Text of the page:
Growing up, I thought I had a good sense of how the Indian Wars played out. To my knowledge, the last battle fought in the Indian Wars was “The Battle of Wounded Knee.” There were early Army accounts that depicted the “battle” as heroic. I was wrong. My education system failed to explore the historical and tragic massacre that occurred on December 29th, 1890. That morning of December 29th, Chief Spotted Elk (Big Foot) and his band were making their way towards the Pine Ridge Reservation when they were intercepted by the Seventh Cavalry. The troops were sent to arrest Big Foot and disarm his band. There was some tension in the air as 14 days prior an order for Chief Sitting Bull’s arrest resulted in his murder at the Standing Rock Reservation. During the confiscation of weapons from Big Foot and his followers, an ambiguous shot fired into the cold morning air. Within seconds the atmosphere suddenly changed, and the Indian men ran to recoup their confiscated arms. The troops then opened fire and began to unload shot after shot into the Lakota camp. Not only did the troops on the ground fire at the Indians, but from a hill above a machine gun also opened fire on the camp. Men, women, and children ran to a ravine near the camp, many were ultimately met with crossfire. The soldiers also slaughtered and hunted down all the Indians they could find, some even at point-blank range to prevent them from fleeing.
In the end, between 200 and 300 hundred Lakota lay dead or were left to die on the site of the massacre as an incoming blizzard began to hit the plains. There was a Sioux doctor who returned to Pine Ridge, Charles Eastman, who was there to treat wounded survivors in a makeshift hospital. The physician feared that wounded Indians could have been left in the field and he sought help from civilians to look for them. Eastman, with the help of others, returned to the site of the massacre to begin looking for survivors. When survivors were found miles away from where the massacre took place, Eastman then knew they were “slaughtered while fleeing for their lives”, which is just what different other accounts also reported. Not only do early accounts from the army portray this event poorly but, they are also inaccurate depictions of what truly occurred. While this event is an example of inaccurate descriptions of events between the US Army and Indigenous people, it is also important to remember that it is not the only one. The Wounded Knee Massacre is only one of many US Army attacks on Indigenous people. Tragic events such as the Bear River Massacre in 1863, Marias Massacre in 1870, and Sand Creek Massacre in 1864 are similar events that are not often talked about but, deserve to be discussed as many innocent Indigenous people lost their lives. The early US Army narratives remain the same throughout these events as well, depicting soldiers as heroes and the Indians as “treacherous.” Upon reviewing different accounts of these tragic events we can tell that was not the case. As we remember the events that took the lives of many innocent Indigenous men, women, and children. We must also not forget them, for those who survived the tragic events did so to ensure the survival of future Indians.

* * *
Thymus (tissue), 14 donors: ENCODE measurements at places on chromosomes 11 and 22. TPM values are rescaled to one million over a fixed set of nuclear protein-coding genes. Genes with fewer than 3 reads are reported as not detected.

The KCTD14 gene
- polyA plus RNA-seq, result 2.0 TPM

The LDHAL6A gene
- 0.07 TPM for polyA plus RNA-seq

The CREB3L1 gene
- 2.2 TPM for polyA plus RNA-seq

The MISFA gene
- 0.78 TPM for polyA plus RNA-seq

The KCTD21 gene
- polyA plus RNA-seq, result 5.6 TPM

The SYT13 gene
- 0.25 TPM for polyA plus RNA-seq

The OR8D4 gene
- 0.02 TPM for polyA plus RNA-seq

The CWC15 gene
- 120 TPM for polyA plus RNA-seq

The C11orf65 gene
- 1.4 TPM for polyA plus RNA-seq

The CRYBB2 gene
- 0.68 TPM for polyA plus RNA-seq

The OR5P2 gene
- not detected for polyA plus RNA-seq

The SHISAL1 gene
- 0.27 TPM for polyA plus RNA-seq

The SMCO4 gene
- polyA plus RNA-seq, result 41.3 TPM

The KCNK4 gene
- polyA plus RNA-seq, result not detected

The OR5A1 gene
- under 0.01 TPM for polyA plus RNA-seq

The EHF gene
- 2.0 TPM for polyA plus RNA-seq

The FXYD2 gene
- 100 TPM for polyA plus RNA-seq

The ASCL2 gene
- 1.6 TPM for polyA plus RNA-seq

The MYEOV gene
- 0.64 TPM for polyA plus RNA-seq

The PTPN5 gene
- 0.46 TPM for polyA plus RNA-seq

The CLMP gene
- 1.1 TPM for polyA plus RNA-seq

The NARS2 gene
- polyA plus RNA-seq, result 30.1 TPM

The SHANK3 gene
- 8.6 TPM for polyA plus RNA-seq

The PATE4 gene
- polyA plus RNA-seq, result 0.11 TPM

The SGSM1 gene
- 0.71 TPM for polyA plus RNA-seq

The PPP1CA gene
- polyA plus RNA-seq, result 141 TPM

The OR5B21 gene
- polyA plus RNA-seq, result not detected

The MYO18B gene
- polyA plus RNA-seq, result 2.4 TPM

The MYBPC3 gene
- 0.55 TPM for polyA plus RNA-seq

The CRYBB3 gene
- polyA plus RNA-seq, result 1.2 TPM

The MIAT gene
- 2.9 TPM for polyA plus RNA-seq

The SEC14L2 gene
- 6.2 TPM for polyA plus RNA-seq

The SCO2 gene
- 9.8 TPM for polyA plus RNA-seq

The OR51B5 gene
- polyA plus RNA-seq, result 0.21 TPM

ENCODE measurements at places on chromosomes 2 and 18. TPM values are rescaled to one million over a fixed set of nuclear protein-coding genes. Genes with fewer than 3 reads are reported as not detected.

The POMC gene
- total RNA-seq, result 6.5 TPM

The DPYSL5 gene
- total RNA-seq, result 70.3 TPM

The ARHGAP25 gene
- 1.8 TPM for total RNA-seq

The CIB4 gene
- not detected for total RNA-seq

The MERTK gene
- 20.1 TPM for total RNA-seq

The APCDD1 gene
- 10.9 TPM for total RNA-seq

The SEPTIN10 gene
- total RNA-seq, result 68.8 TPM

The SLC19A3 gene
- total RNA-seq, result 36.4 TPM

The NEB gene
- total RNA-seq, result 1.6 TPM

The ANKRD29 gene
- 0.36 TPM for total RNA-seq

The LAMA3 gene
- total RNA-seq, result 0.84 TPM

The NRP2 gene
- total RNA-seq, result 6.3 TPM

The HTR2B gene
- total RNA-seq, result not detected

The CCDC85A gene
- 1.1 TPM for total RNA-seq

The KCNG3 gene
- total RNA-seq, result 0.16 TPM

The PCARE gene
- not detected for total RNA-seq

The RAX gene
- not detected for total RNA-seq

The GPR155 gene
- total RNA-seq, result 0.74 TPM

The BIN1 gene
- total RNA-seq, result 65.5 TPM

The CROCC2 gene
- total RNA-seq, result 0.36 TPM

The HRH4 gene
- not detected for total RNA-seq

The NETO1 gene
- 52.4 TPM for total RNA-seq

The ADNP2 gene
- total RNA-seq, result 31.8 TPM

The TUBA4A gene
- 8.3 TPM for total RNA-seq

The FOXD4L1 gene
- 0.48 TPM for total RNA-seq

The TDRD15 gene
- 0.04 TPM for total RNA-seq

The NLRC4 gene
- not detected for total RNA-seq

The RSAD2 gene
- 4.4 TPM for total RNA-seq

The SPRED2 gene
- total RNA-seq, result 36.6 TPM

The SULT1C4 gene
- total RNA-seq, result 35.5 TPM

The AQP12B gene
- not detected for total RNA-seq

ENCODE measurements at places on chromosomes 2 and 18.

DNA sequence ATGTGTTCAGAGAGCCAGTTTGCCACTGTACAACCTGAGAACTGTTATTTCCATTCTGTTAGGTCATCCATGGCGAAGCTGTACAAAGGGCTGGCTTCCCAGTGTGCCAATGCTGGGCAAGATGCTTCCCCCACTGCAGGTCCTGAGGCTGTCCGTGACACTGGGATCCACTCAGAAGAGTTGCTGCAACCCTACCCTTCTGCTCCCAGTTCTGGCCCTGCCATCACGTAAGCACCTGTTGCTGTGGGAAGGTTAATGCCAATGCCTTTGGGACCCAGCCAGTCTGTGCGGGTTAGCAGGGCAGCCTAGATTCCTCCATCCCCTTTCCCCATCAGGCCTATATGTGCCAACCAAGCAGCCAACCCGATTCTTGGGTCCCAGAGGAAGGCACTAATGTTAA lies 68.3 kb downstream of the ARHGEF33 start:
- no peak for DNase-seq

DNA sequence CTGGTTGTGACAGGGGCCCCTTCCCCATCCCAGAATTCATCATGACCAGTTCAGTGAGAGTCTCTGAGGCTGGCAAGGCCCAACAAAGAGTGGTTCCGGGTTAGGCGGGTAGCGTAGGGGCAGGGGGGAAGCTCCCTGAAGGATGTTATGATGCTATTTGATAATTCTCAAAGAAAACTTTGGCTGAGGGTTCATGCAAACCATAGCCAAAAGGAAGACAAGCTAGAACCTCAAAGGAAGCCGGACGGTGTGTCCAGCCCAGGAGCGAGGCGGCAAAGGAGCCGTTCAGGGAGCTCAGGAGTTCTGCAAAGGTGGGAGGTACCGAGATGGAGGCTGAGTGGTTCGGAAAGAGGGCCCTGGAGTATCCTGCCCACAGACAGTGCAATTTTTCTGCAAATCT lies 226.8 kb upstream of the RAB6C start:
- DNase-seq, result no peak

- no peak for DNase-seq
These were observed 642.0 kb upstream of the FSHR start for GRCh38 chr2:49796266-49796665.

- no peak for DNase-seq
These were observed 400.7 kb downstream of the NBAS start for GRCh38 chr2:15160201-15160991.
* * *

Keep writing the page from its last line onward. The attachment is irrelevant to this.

Calloway, Colin G. First Peoples: a Documentary Survey of American Indian History. Boston, MA: Bedford/St. Martin’s, Macmillan Learning, 2019. Page 328.
 Richardson, Heather Cox. Wounded Knee: Party Politics and the Road to an American Massacre. New York, NY: Basic Books, 2011. Page 10.
 Ibid, 11.
 “Dakota Doctor Witnesses Wounded Knee Aftermath – Timeline – Native Voices.” U.S. National Library of Medicine. National Institutes of Health. Accessed November 23, 2020. https://www.nlm.nih.gov/nativevoices/timeline/378.html.
 Cox, 9.